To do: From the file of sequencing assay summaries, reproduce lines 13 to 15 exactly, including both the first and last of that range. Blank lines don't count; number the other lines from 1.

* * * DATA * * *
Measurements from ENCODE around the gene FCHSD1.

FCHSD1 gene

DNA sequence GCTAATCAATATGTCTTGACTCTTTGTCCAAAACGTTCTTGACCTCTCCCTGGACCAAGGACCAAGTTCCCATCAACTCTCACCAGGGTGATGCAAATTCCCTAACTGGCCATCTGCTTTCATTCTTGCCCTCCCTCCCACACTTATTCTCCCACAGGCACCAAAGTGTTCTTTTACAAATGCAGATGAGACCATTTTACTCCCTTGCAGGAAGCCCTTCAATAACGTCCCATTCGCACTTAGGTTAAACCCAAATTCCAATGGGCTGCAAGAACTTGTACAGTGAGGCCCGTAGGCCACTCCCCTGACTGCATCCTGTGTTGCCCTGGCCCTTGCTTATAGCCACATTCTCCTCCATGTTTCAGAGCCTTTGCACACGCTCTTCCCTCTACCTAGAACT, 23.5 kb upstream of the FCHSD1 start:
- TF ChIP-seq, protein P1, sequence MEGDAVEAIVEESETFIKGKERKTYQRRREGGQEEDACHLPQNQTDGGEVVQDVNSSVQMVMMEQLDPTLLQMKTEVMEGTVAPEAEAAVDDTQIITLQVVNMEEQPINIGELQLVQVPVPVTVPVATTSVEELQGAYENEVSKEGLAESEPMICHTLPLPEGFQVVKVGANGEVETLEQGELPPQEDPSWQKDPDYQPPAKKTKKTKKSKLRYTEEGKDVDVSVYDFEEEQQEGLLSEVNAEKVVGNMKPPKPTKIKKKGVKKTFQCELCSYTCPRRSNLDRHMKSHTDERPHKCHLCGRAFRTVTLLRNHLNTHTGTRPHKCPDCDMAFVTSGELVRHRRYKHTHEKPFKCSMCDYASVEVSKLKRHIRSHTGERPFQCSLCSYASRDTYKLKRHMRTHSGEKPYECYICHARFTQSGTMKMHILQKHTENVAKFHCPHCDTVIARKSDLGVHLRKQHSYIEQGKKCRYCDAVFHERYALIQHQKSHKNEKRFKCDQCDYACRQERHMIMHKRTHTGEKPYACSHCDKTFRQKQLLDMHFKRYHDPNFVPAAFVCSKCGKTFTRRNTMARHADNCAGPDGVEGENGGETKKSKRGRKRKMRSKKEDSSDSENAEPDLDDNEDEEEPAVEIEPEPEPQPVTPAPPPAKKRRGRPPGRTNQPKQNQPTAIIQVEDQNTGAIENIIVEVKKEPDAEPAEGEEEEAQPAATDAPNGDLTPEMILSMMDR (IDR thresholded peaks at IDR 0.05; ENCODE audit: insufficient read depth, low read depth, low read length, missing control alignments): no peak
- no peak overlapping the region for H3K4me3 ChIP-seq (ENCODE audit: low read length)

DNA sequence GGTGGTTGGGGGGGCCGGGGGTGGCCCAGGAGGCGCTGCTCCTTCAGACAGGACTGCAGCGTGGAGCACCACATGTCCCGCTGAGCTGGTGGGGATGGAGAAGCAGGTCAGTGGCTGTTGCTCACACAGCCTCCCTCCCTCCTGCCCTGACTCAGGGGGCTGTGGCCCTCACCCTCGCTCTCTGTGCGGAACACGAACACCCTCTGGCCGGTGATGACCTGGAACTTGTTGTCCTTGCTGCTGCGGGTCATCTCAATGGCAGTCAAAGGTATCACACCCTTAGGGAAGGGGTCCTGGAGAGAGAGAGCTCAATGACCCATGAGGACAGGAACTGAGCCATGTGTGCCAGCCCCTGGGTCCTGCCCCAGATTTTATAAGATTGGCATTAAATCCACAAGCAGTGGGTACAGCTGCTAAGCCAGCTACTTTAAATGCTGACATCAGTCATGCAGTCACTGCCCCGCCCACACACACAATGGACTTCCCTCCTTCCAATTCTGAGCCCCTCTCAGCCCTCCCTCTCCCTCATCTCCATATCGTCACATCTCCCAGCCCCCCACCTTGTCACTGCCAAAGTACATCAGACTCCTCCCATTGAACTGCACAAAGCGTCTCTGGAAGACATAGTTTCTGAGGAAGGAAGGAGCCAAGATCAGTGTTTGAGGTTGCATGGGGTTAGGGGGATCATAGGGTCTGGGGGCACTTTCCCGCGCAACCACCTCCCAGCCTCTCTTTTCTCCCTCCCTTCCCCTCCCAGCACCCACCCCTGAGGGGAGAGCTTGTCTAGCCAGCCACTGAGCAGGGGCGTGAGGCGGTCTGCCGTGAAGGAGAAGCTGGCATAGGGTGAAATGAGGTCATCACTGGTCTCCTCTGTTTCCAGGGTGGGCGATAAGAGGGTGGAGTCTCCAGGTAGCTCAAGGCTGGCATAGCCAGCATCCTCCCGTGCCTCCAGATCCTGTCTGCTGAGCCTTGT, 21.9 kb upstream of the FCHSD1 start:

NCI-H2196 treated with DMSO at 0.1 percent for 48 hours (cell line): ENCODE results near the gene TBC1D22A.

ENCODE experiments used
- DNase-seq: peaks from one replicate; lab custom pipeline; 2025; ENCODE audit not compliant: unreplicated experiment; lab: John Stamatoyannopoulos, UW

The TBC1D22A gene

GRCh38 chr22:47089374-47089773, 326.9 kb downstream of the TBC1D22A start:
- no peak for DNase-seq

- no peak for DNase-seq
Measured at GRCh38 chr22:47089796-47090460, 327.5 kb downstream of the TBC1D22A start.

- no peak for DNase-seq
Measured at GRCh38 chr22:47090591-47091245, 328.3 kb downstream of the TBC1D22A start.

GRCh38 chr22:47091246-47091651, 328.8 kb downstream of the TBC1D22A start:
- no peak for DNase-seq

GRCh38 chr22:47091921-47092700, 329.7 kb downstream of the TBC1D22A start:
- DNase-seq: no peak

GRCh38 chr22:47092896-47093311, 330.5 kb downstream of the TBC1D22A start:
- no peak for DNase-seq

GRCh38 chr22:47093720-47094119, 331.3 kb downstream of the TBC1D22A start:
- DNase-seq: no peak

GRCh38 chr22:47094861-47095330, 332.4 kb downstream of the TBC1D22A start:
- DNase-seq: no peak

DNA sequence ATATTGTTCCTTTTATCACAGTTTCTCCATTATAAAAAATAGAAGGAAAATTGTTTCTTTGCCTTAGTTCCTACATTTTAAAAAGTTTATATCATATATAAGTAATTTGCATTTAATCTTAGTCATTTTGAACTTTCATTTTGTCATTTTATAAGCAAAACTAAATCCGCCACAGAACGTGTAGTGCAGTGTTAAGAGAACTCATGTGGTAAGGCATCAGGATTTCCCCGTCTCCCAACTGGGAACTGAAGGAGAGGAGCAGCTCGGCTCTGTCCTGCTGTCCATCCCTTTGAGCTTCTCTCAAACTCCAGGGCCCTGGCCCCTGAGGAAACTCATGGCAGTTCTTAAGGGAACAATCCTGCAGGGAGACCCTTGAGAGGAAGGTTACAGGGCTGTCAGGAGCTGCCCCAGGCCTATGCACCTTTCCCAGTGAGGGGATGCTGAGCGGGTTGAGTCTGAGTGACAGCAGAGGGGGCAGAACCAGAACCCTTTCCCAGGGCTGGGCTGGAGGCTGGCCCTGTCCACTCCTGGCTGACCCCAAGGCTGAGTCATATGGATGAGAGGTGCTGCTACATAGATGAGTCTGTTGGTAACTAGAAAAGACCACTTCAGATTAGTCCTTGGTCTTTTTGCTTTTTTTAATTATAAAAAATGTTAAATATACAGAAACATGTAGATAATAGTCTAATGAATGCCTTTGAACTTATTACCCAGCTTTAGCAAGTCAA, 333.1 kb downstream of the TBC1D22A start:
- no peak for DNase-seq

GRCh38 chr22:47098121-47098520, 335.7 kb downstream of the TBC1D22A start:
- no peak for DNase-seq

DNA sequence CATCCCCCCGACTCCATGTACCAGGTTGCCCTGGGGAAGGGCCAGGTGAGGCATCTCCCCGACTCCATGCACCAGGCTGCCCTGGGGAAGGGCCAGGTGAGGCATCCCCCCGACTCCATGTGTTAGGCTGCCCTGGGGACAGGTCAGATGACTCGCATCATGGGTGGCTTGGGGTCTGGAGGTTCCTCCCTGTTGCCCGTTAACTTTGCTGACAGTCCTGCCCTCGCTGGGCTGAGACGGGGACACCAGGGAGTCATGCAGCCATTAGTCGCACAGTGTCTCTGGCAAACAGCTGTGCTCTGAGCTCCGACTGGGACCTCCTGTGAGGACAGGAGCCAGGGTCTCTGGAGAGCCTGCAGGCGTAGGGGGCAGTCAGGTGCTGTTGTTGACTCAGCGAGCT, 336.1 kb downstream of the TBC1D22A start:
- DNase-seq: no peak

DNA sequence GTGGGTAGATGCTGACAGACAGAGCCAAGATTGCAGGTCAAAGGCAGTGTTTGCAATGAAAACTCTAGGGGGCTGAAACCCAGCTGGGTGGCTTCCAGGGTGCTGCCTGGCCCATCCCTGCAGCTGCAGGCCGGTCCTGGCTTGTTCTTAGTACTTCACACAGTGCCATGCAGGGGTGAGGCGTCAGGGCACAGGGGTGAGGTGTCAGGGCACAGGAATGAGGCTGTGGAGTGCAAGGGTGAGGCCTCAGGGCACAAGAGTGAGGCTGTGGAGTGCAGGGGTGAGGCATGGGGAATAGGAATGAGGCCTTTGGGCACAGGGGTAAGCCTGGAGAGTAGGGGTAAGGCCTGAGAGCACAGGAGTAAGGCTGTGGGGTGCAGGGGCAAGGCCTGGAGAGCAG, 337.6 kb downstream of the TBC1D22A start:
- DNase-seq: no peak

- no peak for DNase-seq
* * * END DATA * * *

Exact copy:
- no peak for DNase-seq
Measured at GRCh38 chr22:47089796-47090460, 327.5 kb downstream of the TBC1D22A start.

- no peak for DNase-seq